President Obama signed the National Defense Authorization Act (NDAA) into law on December 31, 2011. This means that suspected “terrorists” whether foreign or domestic, can be detained without trial or any evidence presented to detain them. It has no limitations as far as whereto live locally or globally!
The actual signing took place in Hawaii on the 31st of December. He justifies the signing of the NDAA as a means to combating terrorism, as part of a “counter-terrorism” agenda. But in substance, any American opposed to the policies of the US government can –under the provisions of the NDAA– be labelled a “suspected terrorist” and arrested under military detention. The NDAA authorises the arbitrary and indefinite military detention of American citizens. The National Defense Authorization Act will be implemented under Martial Law, which disenfranchise every American of civil and social liberties.
“President Obama’s action today is a blight on his legacy because he will forever be known as the president who signed indefinite detention without charge or trial into law,” said Anthony D. Romero, ACLU executive director.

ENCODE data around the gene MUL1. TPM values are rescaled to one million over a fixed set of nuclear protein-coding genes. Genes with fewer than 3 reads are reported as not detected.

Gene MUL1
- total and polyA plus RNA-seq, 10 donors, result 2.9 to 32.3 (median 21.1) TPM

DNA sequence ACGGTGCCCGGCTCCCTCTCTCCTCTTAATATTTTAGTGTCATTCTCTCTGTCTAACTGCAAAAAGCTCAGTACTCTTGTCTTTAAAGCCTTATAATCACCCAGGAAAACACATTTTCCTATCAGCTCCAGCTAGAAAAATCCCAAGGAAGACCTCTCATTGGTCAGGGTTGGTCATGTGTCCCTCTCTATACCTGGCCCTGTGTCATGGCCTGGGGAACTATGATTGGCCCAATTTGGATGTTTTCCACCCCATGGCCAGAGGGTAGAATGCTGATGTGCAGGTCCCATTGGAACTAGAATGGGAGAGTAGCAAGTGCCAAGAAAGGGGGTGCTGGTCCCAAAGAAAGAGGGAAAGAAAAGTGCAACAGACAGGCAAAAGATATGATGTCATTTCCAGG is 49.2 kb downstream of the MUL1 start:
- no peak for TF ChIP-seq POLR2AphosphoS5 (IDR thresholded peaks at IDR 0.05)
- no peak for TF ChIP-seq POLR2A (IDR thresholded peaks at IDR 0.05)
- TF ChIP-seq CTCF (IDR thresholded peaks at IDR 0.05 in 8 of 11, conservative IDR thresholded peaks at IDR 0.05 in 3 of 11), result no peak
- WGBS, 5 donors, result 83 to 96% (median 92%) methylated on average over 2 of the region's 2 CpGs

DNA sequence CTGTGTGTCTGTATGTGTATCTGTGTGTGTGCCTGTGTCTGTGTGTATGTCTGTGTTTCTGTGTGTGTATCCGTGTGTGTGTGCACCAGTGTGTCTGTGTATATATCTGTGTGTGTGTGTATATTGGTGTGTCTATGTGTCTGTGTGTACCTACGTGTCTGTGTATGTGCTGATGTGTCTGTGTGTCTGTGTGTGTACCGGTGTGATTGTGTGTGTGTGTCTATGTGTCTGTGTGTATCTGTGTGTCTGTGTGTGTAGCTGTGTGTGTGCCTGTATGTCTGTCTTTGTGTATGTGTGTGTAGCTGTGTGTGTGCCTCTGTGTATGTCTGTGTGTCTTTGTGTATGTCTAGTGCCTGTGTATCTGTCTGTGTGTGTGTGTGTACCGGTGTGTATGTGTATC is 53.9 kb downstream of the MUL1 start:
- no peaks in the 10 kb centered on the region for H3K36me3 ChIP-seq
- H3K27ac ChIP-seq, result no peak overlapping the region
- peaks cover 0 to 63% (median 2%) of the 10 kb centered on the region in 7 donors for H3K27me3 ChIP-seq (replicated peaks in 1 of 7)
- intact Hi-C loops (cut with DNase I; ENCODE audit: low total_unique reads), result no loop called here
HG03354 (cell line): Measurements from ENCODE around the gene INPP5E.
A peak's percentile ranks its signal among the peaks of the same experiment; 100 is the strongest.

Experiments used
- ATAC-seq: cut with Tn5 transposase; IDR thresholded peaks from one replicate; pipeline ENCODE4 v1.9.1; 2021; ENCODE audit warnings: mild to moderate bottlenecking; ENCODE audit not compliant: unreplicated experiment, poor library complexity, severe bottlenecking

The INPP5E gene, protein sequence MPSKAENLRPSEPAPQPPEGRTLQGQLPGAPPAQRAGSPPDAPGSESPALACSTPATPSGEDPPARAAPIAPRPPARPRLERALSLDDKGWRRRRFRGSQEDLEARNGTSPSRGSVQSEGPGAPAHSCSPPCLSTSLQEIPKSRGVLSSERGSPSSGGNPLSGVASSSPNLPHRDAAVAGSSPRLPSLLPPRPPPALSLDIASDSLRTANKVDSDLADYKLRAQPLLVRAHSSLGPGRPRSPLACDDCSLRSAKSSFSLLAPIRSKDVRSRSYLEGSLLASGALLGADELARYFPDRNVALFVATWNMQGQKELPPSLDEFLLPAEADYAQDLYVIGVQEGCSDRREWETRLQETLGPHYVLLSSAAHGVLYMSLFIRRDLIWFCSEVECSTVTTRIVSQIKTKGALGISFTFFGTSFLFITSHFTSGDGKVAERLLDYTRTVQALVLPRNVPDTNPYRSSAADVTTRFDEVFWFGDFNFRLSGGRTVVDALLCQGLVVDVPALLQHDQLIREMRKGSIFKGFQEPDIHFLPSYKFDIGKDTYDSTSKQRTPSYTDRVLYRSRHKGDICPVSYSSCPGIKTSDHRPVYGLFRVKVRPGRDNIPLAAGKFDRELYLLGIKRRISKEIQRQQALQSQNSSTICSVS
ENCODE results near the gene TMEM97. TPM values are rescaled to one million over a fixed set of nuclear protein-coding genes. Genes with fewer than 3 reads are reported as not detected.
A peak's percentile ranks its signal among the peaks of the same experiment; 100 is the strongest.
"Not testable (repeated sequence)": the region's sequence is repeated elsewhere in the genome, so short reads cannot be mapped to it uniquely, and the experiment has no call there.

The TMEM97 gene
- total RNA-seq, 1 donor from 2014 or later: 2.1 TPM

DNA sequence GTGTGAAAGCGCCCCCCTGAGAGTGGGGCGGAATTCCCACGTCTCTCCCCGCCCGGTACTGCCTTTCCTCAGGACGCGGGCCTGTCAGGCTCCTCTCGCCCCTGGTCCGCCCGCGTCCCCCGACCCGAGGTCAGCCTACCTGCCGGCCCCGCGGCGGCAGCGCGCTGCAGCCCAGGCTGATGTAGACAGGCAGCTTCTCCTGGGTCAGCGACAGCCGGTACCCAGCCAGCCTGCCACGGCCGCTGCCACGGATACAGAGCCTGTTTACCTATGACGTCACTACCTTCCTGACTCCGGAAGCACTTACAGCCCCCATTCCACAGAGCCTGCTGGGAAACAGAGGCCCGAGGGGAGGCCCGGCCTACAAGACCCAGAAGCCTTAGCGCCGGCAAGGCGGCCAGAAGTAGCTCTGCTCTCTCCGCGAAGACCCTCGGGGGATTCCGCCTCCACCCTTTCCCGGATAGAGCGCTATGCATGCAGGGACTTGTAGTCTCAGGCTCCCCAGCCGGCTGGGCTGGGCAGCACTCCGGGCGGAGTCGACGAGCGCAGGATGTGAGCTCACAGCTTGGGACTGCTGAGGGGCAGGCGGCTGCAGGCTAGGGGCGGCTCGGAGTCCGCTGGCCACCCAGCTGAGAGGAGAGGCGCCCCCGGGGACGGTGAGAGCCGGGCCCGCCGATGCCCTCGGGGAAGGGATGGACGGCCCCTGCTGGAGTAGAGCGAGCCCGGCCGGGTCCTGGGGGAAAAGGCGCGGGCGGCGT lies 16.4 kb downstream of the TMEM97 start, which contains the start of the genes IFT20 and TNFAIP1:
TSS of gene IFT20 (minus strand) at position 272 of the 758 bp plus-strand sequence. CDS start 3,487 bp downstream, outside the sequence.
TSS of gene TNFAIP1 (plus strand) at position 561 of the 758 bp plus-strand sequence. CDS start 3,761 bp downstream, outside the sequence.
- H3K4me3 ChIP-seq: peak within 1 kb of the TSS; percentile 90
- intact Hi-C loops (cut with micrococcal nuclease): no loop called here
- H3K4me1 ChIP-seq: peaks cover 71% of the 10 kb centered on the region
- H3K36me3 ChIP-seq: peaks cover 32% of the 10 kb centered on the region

“The statute is particularly dangerous because it has no temporal or geographic limitations, and can be used by this and future presidents to militarily detain people captured far from any battlefield. The ACLU will fight worldwide detention authority wherever we can, be it in court, in Congress, or internationally.”
What’s more disturbing, it permits the government to use the military to detain U.S. citizens, strip them of due process and hold them indefinitely in military detention centers, could have been easily fixed by Congress.
The Senate and House had the opportunity this month to include in the 2013 version of the NDAA an unequivocal statement that all U.S. citizens would be exempt from 1021(b)(2), leaving the section to apply only to foreigners. But restoring due process for citizens was something the Republicans and the Democrats, along with the White House, refused to do. The fate of some of our most basic and important rights—ones enshrined in the Bill of Rights as well as the Fourth and Fifth amendments of the Constitution—will be decided in the next few months in the courts. If the courts fail us, a gulag state will be cemented into place.
Sens. Dianne Feinstein, D-Calif., and Mike Lee, R-Utah, pushed through the Senate an amendment to the 2013 version of the NDAA. The amendment, although deeply flawed, at least made a symbolic attempt to restore the right to due process and trial by jury. A House-Senate conference committee led by Sen. John McCain, R-Ariz., however, removed the amendment from the bill last week.